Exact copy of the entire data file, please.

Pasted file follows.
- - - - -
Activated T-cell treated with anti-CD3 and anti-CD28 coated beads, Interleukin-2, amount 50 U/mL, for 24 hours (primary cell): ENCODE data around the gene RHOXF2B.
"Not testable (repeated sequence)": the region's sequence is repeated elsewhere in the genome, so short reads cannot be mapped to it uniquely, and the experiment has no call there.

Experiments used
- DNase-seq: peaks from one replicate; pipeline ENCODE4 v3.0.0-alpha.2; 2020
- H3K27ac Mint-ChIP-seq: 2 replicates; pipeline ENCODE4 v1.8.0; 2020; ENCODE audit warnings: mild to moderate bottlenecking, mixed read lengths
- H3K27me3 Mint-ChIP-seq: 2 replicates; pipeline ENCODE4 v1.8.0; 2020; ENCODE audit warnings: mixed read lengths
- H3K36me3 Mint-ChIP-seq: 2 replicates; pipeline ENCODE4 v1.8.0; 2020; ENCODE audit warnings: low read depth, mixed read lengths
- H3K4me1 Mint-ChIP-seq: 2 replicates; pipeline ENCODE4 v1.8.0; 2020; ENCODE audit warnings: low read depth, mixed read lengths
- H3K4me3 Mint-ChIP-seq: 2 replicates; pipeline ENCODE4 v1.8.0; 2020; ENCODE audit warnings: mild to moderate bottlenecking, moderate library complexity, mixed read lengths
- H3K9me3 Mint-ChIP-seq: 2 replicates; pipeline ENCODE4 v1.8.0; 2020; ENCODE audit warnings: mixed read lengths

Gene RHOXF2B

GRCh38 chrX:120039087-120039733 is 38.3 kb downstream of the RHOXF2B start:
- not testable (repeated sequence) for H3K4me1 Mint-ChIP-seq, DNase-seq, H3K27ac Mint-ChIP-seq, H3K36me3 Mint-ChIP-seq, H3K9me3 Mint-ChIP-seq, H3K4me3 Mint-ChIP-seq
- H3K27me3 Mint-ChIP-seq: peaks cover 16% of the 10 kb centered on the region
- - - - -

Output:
Activated T-cell treated with anti-CD3 and anti-CD28 coated beads, Interleukin-2, amount 50 U/mL, for 24 hours (primary cell): ENCODE data around the gene RHOXF2B.
"Not testable (repeated sequence)": the region's sequence is repeated elsewhere in the genome, so short reads cannot be mapped to it uniquely, and the experiment has no call there.

Experiments used
- DNase-seq: peaks from one replicate; pipeline ENCODE4 v3.0.0-alpha.2; 2020
- H3K27ac Mint-ChIP-seq: 2 replicates; pipeline ENCODE4 v1.8.0; 2020; ENCODE audit warnings: mild to moderate bottlenecking, mixed read lengths
- H3K27me3 Mint-ChIP-seq: 2 replicates; pipeline ENCODE4 v1.8.0; 2020; ENCODE audit warnings: mixed read lengths
- H3K36me3 Mint-ChIP-seq: 2 replicates; pipeline ENCODE4 v1.8.0; 2020; ENCODE audit warnings: low read depth, mixed read lengths
- H3K4me1 Mint-ChIP-seq: 2 replicates; pipeline ENCODE4 v1.8.0; 2020; ENCODE audit warnings: low read depth, mixed read lengths
- H3K4me3 Mint-ChIP-seq: 2 replicates; pipeline ENCODE4 v1.8.0; 2020; ENCODE audit warnings: mild to moderate bottlenecking, moderate library complexity, mixed read lengths
- H3K9me3 Mint-ChIP-seq: 2 replicates; pipeline ENCODE4 v1.8.0; 2020; ENCODE audit warnings: mixed read lengths

Gene RHOXF2B

GRCh38 chrX:120039087-120039733 is 38.3 kb downstream of the RHOXF2B start:
- not testable (repeated sequence) for H3K4me1 Mint-ChIP-seq, DNase-seq, H3K27ac Mint-ChIP-seq, H3K36me3 Mint-ChIP-seq, H3K9me3 Mint-ChIP-seq, H3K4me3 Mint-ChIP-seq
- H3K27me3 Mint-ChIP-seq: peaks cover 16% of the 10 kb centered on the region